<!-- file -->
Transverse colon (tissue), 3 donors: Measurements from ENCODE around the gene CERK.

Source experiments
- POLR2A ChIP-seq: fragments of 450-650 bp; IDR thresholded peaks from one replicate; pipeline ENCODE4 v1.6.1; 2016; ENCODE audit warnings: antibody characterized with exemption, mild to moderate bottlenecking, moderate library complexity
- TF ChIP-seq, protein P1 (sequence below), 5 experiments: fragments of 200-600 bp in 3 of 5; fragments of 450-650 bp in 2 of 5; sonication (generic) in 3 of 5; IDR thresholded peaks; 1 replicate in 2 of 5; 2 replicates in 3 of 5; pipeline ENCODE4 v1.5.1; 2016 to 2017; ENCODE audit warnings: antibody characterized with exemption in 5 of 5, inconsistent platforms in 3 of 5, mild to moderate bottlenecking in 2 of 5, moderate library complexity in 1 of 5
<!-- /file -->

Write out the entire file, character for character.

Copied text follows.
Transverse colon (tissue), 3 donors: Measurements from ENCODE around the gene CERK.

Source experiments
- POLR2A ChIP-seq: fragments of 450-650 bp; IDR thresholded peaks from one replicate; pipeline ENCODE4 v1.6.1; 2016; ENCODE audit warnings: antibody characterized with exemption, mild to moderate bottlenecking, moderate library complexity
- TF ChIP-seq, protein P1 (sequence below), 5 experiments: fragments of 200-600 bp in 3 of 5; fragments of 450-650 bp in 2 of 5; sonication (generic) in 3 of 5; IDR thresholded peaks; 1 replicate in 2 of 5; 2 replicates in 3 of 5; pipeline ENCODE4 v1.5.1; 2016 to 2017; ENCODE audit warnings: antibody characterized with exemption in 5 of 5, inconsistent platforms in 3 of 5, mild to moderate bottlenecking in 2 of 5, moderate library complexity in 1 of 5